Therefore it is logical to assume that the sides he referred to, could be those of a rectangle.

Baudhāyana seems to have simplified the process of learning by encapsulating the mathematical result in a simple shloka in a layman’s language.

 As you see, it becomes clear that this is perhaps the most innovative way of understanding and visualising Pythagoras theorem (and geometry in general).

Comparing his findings with Pythagoras’ theorem:

In mathematics, the Pythagorean (Pythagoras) theorem is a relation among the three sides of a right triangle (right-angled triangle). It states

In any right-angled triangle, the area of the square whose side is the hypotenuse (the side opposite the right angle) is equal to the sum of the areas of the squares whose sides are the two legs (the two sides that meet at a right angle).”

Comparing his findings with Pythagoras’ theorem

c is the longest side of the triangle(this is called the hypotenuse) with a and b being the other two sides

The question may well be asked why the theorem is attributed to Pythagoras and not Baudhayana. Baudhayana used area calculations and not geometry to prove his calculations. He came up with geometric proof using isosceles triangles.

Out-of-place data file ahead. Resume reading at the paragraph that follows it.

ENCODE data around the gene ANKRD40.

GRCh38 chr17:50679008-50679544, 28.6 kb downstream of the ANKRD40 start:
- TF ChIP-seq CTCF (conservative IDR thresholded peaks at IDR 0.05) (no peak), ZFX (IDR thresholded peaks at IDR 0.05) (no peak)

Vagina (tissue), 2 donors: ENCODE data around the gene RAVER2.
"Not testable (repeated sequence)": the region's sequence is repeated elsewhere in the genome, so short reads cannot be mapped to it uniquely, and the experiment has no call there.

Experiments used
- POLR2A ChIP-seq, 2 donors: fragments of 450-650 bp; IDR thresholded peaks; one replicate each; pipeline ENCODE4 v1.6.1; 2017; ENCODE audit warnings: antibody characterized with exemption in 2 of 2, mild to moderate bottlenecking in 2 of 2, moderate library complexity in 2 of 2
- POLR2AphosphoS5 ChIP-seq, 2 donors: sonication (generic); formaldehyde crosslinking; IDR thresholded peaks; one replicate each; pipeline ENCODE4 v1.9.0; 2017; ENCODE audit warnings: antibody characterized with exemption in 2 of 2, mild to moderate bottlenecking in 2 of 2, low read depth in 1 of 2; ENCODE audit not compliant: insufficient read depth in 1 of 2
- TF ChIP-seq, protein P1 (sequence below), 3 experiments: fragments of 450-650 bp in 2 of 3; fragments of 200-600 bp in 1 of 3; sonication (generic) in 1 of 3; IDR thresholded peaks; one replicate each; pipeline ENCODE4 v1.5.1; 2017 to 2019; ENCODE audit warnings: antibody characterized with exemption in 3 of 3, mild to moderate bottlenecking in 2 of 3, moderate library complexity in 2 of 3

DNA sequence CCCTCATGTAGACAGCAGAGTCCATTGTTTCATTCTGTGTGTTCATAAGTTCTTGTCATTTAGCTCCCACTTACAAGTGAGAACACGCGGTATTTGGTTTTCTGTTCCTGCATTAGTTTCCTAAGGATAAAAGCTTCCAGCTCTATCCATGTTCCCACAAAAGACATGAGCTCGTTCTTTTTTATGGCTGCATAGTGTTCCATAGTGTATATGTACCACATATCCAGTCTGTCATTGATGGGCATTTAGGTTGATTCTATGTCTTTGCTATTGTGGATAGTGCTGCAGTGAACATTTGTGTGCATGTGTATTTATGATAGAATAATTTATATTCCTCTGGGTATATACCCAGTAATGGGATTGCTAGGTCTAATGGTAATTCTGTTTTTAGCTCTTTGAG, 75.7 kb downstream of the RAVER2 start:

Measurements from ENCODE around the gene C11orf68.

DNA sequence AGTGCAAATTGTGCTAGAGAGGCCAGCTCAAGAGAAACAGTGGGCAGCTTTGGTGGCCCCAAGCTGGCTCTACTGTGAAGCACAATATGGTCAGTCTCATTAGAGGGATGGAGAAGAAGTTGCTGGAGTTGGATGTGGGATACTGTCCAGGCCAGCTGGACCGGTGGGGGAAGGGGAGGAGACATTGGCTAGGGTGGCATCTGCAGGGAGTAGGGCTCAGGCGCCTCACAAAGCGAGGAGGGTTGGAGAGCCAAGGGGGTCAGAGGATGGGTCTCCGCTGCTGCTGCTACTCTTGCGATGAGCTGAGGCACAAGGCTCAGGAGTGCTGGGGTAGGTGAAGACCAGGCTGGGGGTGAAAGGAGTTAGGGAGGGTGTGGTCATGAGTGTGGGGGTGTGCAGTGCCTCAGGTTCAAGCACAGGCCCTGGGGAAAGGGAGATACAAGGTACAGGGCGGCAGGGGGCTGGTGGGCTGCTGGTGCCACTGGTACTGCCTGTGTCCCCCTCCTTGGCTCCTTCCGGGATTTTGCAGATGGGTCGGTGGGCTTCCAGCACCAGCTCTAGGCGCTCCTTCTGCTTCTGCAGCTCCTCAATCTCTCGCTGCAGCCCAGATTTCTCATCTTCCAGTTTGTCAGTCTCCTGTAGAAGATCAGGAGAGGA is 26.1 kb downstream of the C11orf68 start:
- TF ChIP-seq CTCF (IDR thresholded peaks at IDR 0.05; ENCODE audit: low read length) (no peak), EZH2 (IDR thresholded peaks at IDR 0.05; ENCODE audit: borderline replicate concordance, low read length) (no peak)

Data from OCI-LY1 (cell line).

We have all heard our parents and grandparents talk of the Vedas. Still, there is no denying that modern science and technology owes its origins to our ancient Indian mathematicians, scholars etc. Many modern discoveries would not have been possible but for the legacy of our forefathers who made major contributions to the fields of science and technology. Be it fields of medicine, astronomy, engineering, mathematics, the list of Indian geniuses who laid the foundations of many an invention is endless.

Frequently Asked Questions (FAQs)

What does Baudhayana theorem relate to?

Origins of the present-day Pythagoras theorem

When was Baudhayana born?

Circa 800 B.C

When did Baudhayana die?

740 BC